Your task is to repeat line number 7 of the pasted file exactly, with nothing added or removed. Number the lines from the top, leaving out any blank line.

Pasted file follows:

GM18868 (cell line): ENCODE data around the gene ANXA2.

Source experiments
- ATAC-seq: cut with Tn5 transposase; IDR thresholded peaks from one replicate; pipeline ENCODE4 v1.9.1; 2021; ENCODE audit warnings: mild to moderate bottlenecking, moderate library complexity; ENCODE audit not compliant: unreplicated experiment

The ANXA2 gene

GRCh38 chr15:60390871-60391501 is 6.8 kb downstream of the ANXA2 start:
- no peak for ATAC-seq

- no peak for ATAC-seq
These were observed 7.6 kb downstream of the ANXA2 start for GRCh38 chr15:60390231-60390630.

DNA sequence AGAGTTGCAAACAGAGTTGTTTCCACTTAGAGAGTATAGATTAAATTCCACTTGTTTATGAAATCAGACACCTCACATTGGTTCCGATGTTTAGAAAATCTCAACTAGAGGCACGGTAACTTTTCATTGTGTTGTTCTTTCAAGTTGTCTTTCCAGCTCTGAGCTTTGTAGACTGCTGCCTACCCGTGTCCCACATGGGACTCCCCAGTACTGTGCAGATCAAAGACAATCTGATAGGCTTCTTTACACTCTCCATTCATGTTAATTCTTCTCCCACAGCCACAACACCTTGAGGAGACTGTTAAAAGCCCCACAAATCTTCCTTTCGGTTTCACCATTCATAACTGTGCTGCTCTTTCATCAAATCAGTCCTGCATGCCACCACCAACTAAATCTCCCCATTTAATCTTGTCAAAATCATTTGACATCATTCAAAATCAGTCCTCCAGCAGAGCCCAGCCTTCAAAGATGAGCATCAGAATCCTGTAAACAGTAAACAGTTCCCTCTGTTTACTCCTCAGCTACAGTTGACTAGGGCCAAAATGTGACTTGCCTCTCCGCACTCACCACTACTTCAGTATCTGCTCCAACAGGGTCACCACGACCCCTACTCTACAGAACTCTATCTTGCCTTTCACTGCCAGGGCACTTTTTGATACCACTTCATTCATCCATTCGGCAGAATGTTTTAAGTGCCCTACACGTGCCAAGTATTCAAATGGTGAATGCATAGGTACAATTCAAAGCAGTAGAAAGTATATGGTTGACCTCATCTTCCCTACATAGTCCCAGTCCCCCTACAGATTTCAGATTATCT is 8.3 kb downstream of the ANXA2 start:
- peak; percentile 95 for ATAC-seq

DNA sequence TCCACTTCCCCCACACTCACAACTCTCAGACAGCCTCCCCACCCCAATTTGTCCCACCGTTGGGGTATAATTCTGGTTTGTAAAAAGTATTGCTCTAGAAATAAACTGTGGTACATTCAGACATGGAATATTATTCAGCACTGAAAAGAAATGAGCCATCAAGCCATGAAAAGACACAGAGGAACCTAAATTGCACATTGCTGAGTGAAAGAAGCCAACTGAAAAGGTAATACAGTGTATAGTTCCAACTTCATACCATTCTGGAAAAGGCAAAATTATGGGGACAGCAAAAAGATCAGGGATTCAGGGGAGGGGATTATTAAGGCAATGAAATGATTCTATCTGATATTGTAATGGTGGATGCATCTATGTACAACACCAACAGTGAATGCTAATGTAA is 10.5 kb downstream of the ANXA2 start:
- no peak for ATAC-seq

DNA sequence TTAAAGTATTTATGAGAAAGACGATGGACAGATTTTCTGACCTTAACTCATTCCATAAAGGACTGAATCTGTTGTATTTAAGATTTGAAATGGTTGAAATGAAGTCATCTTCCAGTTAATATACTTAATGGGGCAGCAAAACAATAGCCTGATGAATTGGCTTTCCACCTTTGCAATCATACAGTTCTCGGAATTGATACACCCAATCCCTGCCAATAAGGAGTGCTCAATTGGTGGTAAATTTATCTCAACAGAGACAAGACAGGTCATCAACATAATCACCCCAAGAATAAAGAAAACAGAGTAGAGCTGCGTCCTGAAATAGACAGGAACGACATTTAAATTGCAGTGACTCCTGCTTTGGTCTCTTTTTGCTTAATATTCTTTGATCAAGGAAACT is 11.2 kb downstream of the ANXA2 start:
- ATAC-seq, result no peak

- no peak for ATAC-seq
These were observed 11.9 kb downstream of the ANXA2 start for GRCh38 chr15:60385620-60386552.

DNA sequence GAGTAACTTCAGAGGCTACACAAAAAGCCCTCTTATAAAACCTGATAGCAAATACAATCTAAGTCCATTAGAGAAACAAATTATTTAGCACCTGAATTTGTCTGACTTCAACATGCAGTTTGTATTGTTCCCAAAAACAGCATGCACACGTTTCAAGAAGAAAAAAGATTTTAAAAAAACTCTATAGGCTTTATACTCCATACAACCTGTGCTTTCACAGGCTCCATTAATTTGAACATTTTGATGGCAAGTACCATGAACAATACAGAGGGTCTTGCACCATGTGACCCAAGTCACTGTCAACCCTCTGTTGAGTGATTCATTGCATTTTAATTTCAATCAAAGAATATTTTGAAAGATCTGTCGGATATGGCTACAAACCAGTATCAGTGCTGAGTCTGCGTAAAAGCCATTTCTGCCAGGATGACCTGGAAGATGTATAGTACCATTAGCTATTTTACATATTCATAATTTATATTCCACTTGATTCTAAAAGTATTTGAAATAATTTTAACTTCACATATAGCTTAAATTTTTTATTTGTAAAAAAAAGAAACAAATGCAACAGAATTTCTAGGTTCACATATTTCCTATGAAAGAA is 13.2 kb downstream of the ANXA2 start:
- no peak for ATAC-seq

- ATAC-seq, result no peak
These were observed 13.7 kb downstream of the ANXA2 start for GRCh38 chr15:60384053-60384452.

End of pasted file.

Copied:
- no peak for ATAC-seq